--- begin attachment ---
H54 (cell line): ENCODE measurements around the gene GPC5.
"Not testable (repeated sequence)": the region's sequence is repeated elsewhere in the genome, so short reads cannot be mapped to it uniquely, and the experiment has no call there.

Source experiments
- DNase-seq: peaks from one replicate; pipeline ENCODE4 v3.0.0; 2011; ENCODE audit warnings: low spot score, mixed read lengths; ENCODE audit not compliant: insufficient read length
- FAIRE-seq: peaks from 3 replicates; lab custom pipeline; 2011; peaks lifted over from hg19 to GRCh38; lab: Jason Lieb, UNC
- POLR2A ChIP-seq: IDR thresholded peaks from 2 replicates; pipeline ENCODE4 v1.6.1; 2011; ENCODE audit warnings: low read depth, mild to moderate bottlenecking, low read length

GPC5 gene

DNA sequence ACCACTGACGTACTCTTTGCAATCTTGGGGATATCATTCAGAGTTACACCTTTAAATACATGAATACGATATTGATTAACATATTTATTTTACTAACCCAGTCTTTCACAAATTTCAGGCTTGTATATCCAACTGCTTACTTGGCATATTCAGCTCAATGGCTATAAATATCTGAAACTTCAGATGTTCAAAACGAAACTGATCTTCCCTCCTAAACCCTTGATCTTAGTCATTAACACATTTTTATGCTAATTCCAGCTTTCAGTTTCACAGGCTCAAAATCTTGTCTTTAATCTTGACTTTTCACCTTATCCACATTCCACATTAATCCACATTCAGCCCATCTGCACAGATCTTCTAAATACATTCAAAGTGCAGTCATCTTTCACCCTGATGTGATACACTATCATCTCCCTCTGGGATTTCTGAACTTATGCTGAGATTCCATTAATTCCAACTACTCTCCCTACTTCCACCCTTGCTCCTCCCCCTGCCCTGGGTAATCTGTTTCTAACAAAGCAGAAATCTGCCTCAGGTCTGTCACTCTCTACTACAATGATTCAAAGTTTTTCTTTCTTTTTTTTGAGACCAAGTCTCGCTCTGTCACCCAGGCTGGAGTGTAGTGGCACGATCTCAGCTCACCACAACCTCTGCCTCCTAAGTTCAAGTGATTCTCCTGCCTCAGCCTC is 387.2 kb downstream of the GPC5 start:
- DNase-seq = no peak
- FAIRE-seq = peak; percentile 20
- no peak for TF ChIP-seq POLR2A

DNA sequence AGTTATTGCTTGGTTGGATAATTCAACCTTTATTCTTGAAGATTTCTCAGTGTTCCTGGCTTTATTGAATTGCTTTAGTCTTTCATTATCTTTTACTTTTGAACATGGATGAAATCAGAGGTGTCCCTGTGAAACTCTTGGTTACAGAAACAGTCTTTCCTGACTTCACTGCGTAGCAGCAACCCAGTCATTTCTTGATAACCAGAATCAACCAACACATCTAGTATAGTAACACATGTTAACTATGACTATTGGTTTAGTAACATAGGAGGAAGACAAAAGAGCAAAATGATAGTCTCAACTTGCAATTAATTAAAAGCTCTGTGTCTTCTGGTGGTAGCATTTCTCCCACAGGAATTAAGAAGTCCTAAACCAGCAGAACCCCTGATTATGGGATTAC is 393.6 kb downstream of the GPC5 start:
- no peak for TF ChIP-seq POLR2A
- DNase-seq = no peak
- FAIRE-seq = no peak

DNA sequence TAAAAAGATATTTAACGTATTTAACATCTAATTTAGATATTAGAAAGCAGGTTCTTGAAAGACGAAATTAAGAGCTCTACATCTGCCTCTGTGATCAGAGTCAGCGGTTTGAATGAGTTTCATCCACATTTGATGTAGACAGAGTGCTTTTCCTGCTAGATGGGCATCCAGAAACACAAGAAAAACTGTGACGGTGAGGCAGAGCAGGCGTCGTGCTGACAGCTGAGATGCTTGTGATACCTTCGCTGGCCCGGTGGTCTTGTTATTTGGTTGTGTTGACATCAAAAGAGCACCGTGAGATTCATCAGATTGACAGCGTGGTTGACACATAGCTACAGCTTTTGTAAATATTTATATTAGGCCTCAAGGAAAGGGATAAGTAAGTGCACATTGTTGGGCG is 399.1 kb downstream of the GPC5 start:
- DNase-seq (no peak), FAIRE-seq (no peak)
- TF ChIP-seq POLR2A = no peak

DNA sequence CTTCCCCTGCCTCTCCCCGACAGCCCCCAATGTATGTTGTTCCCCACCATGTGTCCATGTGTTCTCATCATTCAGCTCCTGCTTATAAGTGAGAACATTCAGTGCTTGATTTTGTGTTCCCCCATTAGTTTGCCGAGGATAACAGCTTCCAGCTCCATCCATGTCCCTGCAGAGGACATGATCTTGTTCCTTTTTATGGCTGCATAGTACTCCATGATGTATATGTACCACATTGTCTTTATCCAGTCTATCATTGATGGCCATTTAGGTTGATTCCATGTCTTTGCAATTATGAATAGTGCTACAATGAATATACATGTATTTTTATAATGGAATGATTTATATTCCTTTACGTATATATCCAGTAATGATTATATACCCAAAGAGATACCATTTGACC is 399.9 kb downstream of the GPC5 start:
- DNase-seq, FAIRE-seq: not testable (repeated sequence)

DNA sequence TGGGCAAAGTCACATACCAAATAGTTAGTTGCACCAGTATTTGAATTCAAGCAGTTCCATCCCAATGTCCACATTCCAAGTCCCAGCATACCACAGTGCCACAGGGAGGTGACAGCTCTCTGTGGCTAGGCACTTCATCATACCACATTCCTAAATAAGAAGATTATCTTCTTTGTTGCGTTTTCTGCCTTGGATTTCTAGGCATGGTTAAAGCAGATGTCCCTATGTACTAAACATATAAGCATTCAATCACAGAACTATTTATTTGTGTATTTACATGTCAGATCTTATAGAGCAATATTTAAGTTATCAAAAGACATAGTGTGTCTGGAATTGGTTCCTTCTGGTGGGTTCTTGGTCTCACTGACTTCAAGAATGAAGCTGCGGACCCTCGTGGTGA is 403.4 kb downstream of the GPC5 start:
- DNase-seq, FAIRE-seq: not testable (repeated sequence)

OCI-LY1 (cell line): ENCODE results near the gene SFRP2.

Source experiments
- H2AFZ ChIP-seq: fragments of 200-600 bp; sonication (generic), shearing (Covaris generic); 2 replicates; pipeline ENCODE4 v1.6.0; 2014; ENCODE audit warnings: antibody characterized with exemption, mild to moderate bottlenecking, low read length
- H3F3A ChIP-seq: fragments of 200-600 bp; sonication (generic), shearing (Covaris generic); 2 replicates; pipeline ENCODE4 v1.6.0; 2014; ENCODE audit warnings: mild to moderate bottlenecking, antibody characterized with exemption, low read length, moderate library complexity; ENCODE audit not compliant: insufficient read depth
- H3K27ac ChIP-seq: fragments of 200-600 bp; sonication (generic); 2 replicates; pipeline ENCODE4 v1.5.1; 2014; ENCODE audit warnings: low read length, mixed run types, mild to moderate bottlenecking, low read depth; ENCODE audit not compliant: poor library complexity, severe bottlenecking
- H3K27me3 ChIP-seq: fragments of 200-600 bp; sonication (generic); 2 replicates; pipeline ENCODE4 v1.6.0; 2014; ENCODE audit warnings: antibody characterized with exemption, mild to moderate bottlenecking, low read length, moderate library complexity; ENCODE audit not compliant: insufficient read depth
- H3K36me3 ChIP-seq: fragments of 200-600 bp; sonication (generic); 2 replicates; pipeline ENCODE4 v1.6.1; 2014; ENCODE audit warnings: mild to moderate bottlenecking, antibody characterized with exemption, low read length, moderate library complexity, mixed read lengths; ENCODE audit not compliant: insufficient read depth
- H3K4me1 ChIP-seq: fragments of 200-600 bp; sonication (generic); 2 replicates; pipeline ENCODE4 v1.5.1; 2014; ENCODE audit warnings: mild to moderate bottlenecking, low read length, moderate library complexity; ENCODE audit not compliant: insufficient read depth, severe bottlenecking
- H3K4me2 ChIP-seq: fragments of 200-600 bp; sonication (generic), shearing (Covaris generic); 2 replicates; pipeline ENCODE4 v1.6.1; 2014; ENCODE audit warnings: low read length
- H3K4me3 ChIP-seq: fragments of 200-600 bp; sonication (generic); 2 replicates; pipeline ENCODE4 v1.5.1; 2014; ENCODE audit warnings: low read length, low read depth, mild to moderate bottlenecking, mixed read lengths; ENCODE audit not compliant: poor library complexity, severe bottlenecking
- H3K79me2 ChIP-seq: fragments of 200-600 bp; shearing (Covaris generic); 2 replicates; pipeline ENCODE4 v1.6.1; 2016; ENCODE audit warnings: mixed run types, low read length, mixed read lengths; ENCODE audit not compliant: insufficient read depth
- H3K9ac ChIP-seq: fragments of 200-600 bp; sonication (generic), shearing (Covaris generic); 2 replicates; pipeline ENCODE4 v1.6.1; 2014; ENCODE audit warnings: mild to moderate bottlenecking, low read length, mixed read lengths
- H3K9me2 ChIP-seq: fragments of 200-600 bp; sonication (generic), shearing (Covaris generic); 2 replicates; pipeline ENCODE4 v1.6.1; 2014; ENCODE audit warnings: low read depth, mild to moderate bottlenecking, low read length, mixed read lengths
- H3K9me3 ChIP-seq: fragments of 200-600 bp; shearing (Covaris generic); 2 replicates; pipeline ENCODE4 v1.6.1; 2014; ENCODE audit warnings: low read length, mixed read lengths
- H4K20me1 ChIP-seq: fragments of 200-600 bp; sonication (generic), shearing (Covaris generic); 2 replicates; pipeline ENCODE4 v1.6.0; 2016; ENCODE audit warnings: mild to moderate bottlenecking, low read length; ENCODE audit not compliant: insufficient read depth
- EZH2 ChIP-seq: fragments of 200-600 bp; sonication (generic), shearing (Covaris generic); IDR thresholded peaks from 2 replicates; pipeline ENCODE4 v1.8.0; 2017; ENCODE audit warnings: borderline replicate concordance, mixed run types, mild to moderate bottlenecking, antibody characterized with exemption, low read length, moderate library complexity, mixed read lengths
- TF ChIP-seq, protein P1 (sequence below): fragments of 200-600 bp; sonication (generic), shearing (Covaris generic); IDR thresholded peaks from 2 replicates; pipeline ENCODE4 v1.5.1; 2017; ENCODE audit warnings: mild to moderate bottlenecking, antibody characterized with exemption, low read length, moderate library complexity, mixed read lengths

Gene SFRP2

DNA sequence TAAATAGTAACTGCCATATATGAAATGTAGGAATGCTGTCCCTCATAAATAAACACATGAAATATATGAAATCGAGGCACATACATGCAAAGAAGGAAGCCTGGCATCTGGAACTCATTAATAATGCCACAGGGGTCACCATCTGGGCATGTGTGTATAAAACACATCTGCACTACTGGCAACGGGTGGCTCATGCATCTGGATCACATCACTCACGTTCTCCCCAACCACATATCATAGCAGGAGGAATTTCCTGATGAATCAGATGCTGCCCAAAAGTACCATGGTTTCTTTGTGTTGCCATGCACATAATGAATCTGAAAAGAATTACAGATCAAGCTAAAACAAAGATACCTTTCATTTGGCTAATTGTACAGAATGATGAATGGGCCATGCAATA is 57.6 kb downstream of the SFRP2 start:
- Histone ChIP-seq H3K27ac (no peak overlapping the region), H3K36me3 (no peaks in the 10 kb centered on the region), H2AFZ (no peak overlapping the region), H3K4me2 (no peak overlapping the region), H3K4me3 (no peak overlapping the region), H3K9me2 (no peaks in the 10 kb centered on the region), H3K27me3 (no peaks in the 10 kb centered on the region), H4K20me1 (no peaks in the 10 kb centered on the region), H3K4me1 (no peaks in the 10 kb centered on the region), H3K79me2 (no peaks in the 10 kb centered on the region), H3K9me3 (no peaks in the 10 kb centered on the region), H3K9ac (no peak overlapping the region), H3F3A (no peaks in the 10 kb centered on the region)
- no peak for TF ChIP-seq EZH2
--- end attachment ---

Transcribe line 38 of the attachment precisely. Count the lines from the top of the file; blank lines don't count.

- EZH2 ChIP-seq: fragments of 200-600 bp; sonication (generic), shearing (Covaris generic); IDR thresholded peaks from 2 replicates; pipeline ENCODE4 v1.8.0; 2017; ENCODE audit warnings: borderline replicate concordance, mixed run types, mild to moderate bottlenecking, antibody characterized with exemption, low read length, moderate library complexity, mixed read lengths